Legislative Contempt Power
LEGISLATIVE CONTEMPT POWER
Anglo-American legislative bodies have exercised the power to punish nonmembers for contempt of their dignity and proceedings since the time when the High Court of Parliament exercised undifferentiated legislative and judicial power. There is no explicit constitutional warrant for the exercise of the power by Congress, but Congress has exercised it, nonetheless, at least since 1795. There were several instances in the nineteenth century of summary judgments being rendered against nonmembers for such acts of contempt as publishing abusive language about Congress or attempting to bribe its members. In Anderson v. Dunn (1821) the Supreme Court held that the power to punish contempts—at least of the latter sort—was inherent in "a deliberate assembly, clothed with the majesty of the people." In kilbourne v. thompson (1881), however, the Supreme Court held that Congress did not possess common law power to punish as contempt Kilbourne's failure to produce documents subpoenaed by an investigatory committee for a nonlegislative purpose.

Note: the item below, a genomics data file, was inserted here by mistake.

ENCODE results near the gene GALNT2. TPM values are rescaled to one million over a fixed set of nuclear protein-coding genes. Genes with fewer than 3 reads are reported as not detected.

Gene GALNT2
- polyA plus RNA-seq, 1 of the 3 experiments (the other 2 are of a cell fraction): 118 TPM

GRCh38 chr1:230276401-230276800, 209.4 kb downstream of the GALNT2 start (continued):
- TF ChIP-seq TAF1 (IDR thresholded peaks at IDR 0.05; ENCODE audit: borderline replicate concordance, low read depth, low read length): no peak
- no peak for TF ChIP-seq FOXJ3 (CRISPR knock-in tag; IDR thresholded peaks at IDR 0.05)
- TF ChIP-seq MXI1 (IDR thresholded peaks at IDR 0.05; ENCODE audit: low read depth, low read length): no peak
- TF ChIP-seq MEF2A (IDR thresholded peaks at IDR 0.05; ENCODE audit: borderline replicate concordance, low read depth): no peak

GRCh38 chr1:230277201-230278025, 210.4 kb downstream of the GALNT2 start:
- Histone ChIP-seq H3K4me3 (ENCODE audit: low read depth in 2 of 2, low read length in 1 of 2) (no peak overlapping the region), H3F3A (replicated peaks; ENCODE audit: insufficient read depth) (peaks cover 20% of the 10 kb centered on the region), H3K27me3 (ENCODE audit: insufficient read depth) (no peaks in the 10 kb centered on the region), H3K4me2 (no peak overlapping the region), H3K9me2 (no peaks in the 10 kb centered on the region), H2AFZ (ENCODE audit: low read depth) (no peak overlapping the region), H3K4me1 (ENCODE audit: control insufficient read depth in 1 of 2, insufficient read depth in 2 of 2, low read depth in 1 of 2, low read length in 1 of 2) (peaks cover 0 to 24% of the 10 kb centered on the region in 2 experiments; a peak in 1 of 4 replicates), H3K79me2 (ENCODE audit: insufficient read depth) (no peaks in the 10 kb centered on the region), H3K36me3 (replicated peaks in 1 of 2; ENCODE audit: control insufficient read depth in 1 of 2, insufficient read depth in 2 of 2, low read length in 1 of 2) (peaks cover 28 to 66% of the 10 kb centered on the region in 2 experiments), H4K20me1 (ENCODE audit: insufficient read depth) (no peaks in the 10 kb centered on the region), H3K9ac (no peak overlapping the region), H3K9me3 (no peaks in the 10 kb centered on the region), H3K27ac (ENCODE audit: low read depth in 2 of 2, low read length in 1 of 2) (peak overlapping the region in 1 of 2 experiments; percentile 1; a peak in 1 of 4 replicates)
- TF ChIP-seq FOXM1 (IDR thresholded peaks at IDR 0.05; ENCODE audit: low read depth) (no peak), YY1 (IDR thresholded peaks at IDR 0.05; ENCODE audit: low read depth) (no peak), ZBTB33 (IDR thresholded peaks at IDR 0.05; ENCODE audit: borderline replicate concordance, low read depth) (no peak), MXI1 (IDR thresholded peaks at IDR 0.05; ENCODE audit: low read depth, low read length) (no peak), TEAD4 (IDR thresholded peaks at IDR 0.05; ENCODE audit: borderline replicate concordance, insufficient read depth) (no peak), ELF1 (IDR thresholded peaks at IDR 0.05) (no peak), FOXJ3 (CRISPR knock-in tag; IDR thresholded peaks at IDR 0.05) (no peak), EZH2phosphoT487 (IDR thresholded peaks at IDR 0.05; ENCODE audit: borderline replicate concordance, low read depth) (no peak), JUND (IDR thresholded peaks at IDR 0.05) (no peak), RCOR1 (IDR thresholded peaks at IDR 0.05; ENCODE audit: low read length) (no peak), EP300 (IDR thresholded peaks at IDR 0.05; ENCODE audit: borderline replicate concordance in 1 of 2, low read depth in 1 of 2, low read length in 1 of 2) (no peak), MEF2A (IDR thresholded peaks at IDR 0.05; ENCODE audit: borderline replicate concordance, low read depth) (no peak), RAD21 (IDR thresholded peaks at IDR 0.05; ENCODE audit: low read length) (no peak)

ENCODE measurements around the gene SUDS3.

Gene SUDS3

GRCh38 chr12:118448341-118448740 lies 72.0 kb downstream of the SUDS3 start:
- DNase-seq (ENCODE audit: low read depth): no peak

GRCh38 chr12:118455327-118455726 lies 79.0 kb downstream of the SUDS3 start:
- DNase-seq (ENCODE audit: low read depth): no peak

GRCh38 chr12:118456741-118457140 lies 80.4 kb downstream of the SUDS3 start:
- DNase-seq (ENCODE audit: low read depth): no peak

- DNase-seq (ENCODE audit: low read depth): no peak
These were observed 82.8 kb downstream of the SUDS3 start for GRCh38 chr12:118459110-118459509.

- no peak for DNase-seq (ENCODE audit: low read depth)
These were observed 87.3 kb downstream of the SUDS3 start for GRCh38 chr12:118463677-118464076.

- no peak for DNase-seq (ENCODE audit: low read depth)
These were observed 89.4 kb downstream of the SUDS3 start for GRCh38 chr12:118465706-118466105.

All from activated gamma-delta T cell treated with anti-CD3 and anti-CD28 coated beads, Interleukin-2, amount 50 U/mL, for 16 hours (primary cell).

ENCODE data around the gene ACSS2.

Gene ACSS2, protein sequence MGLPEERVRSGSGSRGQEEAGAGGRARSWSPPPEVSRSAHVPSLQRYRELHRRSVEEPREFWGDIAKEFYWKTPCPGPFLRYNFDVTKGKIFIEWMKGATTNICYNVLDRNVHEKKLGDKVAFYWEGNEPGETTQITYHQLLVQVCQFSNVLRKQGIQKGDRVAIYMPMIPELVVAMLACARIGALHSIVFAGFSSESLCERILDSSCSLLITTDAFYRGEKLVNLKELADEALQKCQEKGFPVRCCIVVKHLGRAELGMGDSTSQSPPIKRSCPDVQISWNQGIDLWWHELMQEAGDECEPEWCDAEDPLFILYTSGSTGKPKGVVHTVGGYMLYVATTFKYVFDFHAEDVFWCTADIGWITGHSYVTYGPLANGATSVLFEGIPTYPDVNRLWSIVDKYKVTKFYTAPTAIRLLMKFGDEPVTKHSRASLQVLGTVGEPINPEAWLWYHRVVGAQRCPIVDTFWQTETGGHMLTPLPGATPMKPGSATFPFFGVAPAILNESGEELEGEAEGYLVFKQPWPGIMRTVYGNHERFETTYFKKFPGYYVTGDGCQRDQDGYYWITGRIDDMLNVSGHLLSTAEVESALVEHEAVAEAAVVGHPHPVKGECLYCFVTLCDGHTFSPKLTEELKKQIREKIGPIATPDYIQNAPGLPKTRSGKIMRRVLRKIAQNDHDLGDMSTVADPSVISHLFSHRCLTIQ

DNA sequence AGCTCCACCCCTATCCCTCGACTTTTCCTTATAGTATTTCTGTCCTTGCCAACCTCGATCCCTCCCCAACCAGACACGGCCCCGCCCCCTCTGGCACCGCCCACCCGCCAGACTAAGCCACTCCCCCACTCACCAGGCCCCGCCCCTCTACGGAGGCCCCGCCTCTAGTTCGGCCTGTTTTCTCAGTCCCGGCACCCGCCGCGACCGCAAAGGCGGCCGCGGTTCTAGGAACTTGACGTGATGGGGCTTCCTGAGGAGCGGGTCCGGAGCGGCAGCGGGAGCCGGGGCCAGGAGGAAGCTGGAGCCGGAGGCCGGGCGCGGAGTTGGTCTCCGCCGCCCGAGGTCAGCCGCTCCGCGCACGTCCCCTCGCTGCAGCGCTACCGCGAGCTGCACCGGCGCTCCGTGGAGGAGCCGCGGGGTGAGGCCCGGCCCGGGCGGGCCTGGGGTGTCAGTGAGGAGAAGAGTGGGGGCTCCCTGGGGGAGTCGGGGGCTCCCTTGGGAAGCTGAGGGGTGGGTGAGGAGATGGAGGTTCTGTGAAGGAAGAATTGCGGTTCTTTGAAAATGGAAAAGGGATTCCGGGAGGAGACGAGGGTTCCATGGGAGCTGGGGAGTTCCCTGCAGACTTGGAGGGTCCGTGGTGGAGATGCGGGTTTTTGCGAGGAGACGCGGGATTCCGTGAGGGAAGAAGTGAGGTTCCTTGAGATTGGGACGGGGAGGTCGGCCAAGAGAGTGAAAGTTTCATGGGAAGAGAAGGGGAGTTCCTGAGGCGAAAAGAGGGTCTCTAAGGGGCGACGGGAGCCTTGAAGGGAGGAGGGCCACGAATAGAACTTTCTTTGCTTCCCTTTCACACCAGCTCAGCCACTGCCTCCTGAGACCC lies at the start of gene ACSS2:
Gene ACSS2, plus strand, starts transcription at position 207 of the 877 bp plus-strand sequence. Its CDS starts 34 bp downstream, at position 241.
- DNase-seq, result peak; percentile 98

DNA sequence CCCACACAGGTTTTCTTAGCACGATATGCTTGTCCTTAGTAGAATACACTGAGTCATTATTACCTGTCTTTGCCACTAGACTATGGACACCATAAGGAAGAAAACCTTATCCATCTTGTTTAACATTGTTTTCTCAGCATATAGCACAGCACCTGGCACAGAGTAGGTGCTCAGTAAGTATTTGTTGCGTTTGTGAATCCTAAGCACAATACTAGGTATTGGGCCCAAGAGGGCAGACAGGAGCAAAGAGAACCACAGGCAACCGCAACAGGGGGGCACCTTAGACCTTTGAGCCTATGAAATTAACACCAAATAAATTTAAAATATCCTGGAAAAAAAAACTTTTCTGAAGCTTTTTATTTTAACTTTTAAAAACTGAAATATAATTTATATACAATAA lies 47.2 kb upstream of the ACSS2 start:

Congress defined the statutory offense of contempt of Congress in 1857; this offense was triable before the house against which the contempt was committed, and a contemnor, once convicted, might be confined in the Capitol for the duration of the congressional session. Contempt of Congress remains a statutory offense, but it is no longer prosecuted at the bar of the house. Because bribery of members of Congress is now punishable as a separate offense, the most common contemporary form of contempt of Congress is refusal to testify at or to provide evidence for legislative investigations. The presiding officer of the offended house (ordinarily only if directed by a vote of the full house) certifies the circumstances of the contempt to the United States attorney in the district where the contempt was committed; the federal attorney may then prosecute the contemnor in federal court.
Dennis J. Mahoney